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Summary and book reviews of Half the Sky by Nicholas Kristof

Half the Sky

Turning Oppression into Opportunity for Women Worldwide

by Nicholas D. Kristof, Sheryl WuDunn

Half the Sky
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  • First Published:
    Sep 2009, 320 pages
    Paperback:
    Jun 2010, 320 pages

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Book Reviewed by:
Beverly Melven

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About this Book

Book Summary

From two of our most fiercely moral voices, a passionate call to arms against our era's most pervasive human rights violation: the oppression of women and girls in the developing world.

From two of our most fiercely moral voices, a passionate call to arms against our era’s most pervasive human rights violation: the oppression of women and girls in the developing world.

With Pulitzer Prize winners Nicholas D. Kristof and Sheryl WuDunn as our guides, we undertake an odyssey through Africa and Asia to meet the extraordinary women struggling there, among them a Cambodian teenager sold into sex slavery and an Ethiopian woman who suffered devastating injuries in childbirth. Drawing on the breadth of their combined reporting experience, Kristof and WuDunn depict our world with anger, sadness, clarity, and, ultimately, hope.

They show how a little help can transform the lives of women and girls abroad. That Cambodian girl eventually escaped from her brothel and, with assistance from an aid group, built a thriving retail business that supports her family. The Ethiopian woman had her injuries repaired and in time became a surgeon. A Zimbabwean mother of five, counseled to return to school, earned her doctorate and became an expert on AIDS.

Through these stories, Kristof and WuDunn help us see that the key to economic progress lies in unleashing women’s potential. They make clear how so many people have helped to do just that, and how we can each do our part. Throughout much of the world, the greatest unexploited economic resource is the female half of the population. Countries such as China have prospered precisely because they emancipated women and brought them into the formal economy. Unleashing that process globally is not only the right thing to do; it’s also the best strategy for fighting poverty.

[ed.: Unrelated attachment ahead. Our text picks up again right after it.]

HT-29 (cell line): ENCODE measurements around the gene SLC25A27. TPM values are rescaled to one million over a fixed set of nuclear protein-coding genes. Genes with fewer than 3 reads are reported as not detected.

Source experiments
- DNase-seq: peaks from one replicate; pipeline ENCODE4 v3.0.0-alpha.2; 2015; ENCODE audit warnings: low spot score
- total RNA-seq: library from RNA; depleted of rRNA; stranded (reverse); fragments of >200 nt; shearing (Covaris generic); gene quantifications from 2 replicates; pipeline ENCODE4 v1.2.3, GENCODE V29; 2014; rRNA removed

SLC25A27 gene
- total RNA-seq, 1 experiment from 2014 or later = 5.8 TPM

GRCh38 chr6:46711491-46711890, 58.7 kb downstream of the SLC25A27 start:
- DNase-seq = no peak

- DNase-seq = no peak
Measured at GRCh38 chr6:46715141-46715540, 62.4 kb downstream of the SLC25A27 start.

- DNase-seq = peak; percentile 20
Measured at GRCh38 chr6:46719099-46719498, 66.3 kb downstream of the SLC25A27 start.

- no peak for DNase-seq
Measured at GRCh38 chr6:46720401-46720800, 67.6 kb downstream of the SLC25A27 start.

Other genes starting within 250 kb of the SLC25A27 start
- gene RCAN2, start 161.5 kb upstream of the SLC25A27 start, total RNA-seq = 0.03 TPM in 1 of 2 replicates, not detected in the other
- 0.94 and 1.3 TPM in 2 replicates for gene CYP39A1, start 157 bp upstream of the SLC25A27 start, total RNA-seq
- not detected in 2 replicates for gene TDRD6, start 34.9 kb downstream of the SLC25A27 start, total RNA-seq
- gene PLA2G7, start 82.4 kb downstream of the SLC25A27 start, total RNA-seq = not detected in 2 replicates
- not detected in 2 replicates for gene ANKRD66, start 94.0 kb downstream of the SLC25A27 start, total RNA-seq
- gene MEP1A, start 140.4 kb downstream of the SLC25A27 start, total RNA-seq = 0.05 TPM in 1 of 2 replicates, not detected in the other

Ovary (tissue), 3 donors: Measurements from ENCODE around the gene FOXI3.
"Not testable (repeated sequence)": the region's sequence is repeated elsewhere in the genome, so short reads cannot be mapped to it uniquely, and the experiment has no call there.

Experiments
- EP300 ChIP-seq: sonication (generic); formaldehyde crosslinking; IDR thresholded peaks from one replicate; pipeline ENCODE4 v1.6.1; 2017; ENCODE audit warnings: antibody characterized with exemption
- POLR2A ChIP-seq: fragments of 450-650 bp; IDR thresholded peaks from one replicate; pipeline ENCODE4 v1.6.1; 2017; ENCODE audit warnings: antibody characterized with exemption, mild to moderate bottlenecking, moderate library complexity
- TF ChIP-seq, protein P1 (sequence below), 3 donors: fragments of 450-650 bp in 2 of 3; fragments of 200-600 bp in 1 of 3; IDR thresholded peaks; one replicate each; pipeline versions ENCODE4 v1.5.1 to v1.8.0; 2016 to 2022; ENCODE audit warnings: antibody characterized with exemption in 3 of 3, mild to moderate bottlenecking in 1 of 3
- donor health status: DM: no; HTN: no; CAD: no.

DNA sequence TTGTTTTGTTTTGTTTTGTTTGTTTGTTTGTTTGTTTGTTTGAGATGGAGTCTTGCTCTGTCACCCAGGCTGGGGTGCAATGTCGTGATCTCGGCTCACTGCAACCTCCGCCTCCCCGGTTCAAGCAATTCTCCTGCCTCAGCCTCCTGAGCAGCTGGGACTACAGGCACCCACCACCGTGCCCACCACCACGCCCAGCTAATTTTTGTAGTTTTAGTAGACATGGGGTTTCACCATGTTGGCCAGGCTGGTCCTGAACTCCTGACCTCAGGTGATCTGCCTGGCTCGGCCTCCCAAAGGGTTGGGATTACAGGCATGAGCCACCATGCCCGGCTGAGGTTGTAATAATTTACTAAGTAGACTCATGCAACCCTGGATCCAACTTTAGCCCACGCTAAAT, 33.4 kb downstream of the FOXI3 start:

Deeply felt, pragmatic, and inspirational, Half the Sky is essential reading for every global citizen.

INTRODUCTION
The Girl Effect

What would men be without women? Scarce, sir, mighty scarce.

— MARK TWAIN

Srey Rath is a self-confident Cambodian teenager whose black hair tumbles over a round, light brown face. She is in a crowded street market, standing beside a pushcart and telling her story calmly, with detachment. The only hint of anxiety or trauma is the way she often pushes her hair from in front of her black eyes, perhaps a nervous tic. Then she lowers her hand and her long fingers gesticulate and flutter in the air with incongruous grace as she recounts her odyssey.

Rath is short and small-boned, pretty, vibrant, and bubbly, a wisp of a girl whose negligible stature contrasts with an outsized and outgoing personality.When the skies abruptly release a tropical rain shower that drenches us, she simply laughs and rushes us to cover under a tin roof, and then cheerfully continues her story as the rain drums overhead. But Rath's attractiveness and winning personality are perilous ...

Please be aware that this discussion guide may contain spoilers!
About This Guide
The questions and topics that follow are intended to enhance your group's conversation about Nicholas Kristof and Sheryl WuDunn's enlightening and inspiring book, Half the Sky: Turning Oppression into Opportunity for Women Worldwide.

About This Book

The questions and topics that follow are intended to enhance your group's conversation about Nicholas Kristof and Sheryl WuDunn's enlightening and inspiring book, Half the Sky: Turning Oppression into Opportunity for Women Worldwide.


Reader's Guide

  1. "It appears that more girls have been killed in the last fifty years, precisely because they were girls, than men were killed in all the battles of the twentieth century" (p. xvii). Why is...

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Reviews

BookBrowse

Half the Sky is full of practical advice for the movement as a whole, as well as for individuals who wish to make sure their dollars are truly helpful on the other side - not just a way for us to feel like we're contributing, but a way to truly make a difference in the global struggle. I would recommend this book to anyone wanting to understand the issues at hand or find a way to help, and I think it should be required reading in high schools across the country.   (Reviewed by Beverly Melven).